Will your next house be 3D-printed?

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The ability to create, to alter the world around you while manipulating your environment, is the essence of technology. Whereas mankind once had to create new objects through industrial intermediaries (or painstakingly by hand), we are entering an exciting new age where a desired object can be “individually mass produced,” printed by 3D-printer to exact specifications. This technology stands poised to alter our world, and the objects in it, forever. But what does that mean? What are the implications?

They start with the very roof over your head. Cnet‘s Michelle Starr is reporting that the world’s first 3D-printed apartment building has been erected in China. “In March of last year, company WinSun claimed to have printed 10 houses in 24 hours,” she writes, “using a proprietary 3D printer that uses a mixture of ground construction and industrial waste, such as glass and tailings, around a base of quick-drying cement mixed with a special hardening agent.” The term claimed is very important here, as the Chinese are eager to be seen as a technological powerhouse and have, historically, been somewhat loose with the details. The embarrassing incident a few years ago, in which China’s Central Television tried to pass off footage from the movie “Top Gun” as a recording of one of its air force’s training exercises, springs readily to mind. Still, if the claim is true, the 3D-printing of entire dwellings only paints that much more clearly the place of such printers in our future.

“Although the company hasn’t revealed how large it can print pieces,” Starr goes on, “based on photographs on its website, they are quite sizable. A CAD design is used as a template, and the computer uses this to control the extruder arm to lay down the material. … The walls are printed hollow, with a zig-zagging pattern inside to provide reinforcement. This also leaves space for insulation. This process saves between 30 and 60 percent of construction waste, and can decrease production times by between 50 and 70 percent, and labor costs by between 50 and 80 percent. … [The use of] recycled materials … [decreases] the need for quarried stone and other materials – resulting in a construction method that is both environmentally forward and cost effective.”

WinSun is, according to Starr, eying the printing of such massive structures as bridges and skyscrapers. They are not alone. The Guardian’s Alastair Parvin asserts that 3D-printing of buildings could solve the current “housing crisis” – that is, supplying attractive, affordable dwellings to more people. He calls for a dramatic reform of the “land market” to “make it dramatically easier for those without much capital to buy a plot of land and commission their own homes – either individually or as a group. … Our first step might be to develop open source tools and platforms that radically simplify the process of planning, designing and constructing customized, high-performance, sustainable, low-cost homes, and to put those tools into the hands of citizens, communities and businesses. That is the aim of the WikiHouse project, an open source construction system that allows online self-build models to be shared, improved, 3D-printed and self-assembled.”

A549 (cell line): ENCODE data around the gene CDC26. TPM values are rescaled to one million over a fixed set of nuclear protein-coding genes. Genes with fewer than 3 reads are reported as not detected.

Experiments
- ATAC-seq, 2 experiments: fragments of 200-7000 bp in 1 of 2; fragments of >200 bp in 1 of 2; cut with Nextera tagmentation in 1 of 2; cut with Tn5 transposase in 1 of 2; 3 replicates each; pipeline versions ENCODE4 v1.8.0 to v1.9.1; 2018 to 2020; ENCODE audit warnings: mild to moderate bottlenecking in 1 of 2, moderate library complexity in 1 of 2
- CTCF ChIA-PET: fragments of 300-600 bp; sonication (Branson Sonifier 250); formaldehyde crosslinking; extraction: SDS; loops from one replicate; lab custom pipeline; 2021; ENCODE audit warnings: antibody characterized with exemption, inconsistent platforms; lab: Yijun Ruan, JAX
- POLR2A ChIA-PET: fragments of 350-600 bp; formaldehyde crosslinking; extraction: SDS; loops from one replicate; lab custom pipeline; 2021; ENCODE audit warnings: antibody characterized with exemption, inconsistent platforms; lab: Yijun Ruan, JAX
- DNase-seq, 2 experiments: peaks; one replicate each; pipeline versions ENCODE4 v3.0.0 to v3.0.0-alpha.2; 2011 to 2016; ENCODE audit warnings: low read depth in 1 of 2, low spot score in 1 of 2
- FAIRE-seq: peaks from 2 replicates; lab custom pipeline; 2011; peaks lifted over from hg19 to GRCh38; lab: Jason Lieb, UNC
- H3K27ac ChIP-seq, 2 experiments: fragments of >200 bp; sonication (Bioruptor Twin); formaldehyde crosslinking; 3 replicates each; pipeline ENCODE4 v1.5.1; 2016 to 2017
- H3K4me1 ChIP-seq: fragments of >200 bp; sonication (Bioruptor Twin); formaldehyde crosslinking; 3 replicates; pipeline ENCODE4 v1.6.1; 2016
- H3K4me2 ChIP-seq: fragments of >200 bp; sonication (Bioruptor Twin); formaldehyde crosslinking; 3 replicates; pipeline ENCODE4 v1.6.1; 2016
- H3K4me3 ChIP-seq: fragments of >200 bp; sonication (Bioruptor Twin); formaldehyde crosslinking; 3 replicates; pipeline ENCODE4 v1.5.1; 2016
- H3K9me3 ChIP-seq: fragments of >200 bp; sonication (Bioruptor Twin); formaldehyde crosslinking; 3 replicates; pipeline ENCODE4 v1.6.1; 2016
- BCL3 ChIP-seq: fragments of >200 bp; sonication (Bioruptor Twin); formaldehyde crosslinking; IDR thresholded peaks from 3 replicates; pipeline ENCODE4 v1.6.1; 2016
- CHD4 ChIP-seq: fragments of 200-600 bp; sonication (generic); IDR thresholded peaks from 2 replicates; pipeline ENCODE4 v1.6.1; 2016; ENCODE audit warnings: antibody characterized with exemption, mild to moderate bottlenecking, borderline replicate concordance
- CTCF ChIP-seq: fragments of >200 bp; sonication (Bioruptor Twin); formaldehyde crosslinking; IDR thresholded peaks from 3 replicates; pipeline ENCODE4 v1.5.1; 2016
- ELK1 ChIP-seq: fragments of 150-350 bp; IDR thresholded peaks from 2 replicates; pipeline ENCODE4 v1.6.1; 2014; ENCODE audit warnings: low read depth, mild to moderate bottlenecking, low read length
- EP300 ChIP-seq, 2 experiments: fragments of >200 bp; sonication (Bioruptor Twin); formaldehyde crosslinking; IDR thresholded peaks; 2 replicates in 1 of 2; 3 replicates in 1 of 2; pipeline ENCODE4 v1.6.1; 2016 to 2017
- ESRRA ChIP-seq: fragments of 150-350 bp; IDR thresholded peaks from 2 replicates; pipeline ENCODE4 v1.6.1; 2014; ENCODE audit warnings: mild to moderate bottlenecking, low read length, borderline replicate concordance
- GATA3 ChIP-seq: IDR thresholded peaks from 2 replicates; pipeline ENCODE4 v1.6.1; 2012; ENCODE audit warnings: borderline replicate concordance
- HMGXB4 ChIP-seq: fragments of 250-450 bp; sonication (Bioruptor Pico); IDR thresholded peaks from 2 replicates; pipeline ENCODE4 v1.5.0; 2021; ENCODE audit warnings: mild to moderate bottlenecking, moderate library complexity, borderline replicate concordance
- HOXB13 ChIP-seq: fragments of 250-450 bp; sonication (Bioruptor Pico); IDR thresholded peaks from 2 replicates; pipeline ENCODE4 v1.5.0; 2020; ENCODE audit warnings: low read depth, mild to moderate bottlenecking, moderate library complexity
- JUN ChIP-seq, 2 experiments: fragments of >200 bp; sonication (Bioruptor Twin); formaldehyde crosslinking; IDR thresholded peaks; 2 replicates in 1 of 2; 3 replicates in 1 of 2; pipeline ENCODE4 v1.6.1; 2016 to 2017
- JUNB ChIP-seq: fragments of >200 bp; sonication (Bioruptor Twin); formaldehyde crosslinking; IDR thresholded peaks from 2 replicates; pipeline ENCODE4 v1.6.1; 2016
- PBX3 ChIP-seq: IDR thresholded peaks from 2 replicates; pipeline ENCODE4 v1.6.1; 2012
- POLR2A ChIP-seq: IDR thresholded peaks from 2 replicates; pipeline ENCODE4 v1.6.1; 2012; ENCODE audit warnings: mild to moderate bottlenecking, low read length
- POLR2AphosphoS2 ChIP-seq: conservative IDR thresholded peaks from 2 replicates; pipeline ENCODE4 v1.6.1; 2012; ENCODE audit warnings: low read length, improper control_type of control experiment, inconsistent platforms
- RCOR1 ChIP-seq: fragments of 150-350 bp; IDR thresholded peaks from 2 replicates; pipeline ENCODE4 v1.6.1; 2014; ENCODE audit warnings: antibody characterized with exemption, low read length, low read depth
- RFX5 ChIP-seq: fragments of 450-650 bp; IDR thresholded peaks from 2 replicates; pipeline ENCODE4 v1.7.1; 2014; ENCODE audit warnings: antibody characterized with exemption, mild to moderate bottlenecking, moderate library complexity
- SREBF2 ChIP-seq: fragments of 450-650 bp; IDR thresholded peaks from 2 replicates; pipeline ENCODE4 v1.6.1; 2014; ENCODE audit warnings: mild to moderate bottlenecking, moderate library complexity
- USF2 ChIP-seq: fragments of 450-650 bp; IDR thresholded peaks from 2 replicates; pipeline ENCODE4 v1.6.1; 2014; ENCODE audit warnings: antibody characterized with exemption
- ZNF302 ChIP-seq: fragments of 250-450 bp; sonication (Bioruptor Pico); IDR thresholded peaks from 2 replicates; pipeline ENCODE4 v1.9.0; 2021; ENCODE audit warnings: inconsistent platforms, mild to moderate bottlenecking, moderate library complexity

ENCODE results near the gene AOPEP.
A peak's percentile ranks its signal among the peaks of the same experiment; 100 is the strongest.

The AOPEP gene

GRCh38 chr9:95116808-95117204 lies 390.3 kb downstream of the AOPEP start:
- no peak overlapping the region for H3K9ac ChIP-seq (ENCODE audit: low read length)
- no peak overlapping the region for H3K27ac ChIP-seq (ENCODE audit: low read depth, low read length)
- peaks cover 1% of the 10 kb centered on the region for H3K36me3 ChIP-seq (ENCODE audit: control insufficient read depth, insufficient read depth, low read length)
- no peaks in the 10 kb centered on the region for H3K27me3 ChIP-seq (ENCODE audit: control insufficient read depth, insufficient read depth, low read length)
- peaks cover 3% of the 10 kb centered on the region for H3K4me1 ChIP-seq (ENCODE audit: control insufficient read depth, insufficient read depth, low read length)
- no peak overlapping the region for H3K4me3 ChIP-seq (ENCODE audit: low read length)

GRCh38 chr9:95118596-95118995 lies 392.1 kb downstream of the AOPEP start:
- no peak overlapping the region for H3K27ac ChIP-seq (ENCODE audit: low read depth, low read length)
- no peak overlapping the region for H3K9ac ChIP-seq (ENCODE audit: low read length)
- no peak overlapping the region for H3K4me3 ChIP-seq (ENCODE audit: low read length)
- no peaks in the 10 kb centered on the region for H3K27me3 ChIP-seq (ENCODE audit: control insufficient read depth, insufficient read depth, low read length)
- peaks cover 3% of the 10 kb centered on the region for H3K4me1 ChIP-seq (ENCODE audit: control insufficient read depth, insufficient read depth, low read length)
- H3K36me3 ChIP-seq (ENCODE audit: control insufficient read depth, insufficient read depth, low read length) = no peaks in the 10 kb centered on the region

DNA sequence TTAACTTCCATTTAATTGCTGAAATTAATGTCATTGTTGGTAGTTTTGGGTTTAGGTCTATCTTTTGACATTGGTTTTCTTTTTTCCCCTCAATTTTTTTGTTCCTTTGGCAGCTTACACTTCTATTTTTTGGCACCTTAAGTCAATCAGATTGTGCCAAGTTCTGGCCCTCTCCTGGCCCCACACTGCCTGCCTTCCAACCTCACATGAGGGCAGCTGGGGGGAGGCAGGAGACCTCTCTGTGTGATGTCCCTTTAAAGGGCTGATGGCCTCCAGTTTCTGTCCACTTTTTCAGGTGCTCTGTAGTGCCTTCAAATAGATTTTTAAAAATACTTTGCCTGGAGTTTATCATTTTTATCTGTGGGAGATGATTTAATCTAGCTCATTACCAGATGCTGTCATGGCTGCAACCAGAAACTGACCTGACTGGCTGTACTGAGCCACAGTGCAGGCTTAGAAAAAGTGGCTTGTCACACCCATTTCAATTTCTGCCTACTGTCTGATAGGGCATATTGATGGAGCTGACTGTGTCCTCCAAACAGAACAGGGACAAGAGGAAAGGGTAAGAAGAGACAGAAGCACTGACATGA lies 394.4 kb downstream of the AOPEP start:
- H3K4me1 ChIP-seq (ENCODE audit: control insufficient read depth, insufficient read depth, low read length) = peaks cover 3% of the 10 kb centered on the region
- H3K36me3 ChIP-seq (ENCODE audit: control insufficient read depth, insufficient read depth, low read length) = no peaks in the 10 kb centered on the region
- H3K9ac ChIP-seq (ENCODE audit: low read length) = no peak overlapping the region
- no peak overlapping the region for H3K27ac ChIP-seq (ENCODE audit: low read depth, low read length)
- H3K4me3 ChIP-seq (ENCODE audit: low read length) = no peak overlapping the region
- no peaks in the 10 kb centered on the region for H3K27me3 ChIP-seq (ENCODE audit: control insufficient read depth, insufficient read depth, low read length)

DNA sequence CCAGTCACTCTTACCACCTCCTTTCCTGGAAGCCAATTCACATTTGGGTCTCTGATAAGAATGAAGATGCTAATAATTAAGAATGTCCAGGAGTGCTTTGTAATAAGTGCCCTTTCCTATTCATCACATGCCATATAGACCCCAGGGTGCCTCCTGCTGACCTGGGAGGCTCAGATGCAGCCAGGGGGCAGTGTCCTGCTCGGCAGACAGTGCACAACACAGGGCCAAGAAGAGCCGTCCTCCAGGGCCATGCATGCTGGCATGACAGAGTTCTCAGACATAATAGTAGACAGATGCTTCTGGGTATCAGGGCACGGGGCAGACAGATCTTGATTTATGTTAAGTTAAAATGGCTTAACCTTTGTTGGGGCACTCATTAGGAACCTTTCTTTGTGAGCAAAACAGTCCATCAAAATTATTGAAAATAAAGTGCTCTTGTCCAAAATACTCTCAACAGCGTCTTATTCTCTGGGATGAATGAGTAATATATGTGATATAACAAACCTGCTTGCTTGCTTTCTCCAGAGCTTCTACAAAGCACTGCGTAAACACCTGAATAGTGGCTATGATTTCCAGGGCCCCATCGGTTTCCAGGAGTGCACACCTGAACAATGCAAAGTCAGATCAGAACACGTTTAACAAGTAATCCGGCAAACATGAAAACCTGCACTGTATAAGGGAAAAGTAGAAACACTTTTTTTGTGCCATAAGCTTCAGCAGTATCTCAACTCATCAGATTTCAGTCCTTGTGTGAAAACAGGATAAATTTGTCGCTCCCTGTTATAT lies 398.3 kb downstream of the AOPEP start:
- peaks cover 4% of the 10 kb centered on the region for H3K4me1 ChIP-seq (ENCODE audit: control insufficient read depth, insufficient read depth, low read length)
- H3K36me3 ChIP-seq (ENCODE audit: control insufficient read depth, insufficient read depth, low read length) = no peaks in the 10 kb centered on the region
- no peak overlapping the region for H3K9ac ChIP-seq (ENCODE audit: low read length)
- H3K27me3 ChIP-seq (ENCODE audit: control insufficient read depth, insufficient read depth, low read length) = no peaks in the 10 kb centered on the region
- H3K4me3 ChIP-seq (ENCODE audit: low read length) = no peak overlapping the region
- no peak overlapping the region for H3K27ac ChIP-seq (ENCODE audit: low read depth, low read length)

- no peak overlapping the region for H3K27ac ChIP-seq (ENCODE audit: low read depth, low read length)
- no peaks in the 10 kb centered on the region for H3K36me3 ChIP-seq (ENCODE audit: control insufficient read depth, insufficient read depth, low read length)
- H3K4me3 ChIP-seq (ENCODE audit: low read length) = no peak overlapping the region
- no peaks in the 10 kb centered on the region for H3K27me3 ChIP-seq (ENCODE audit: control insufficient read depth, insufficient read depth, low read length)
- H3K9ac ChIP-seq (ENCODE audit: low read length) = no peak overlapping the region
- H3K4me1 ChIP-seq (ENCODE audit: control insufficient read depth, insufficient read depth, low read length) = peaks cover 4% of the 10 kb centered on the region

Of course, one of the barriers to entry in the 3D-printing consumer market is the cost of a 3D-printer itself – which leads, at the risk of being recursive, to the idea of printing the printer that you’ll then use to print other things. “Over 90 weekly issues of 3D Create & Print at £6.99 a pop,” writes Stuart Dredge, [publisher Eaglemoss] is hoping to get a 3D printer into the homes of people who are keen to experiment with 3D-printing, but have balked at the upfront price of existing models.” The idea is to learn as you go, first assembling the printer, then using the knowledge you developed during its assembly to inform later creations.

There are those, however, who see the solution to putting 3D-printing in every home as more of a software issue than a hardware issue. “Desktop 3D-printing has long been a one- or two-color affair,” writes Signe Brewster. “Printers that work in two colors tend to have two nozzles, each of which draws plastic filament from a different spool. Not [Madison, Wisconsin-based startup] Spectrom. The [company] actually uses ink to dye the same strand of filament different colors along its length, opening up a full range of colors. … Its software designates the exact amount of filament that needs to be dyed for a red layer or a blue square within a layer. It’s much more complicated to build software that can account for the color of each drop of filament, but Spectrom believes it is doable.” The upshot? Cheaper full-color 3D-printing, which very soon could be accessible to the market at large.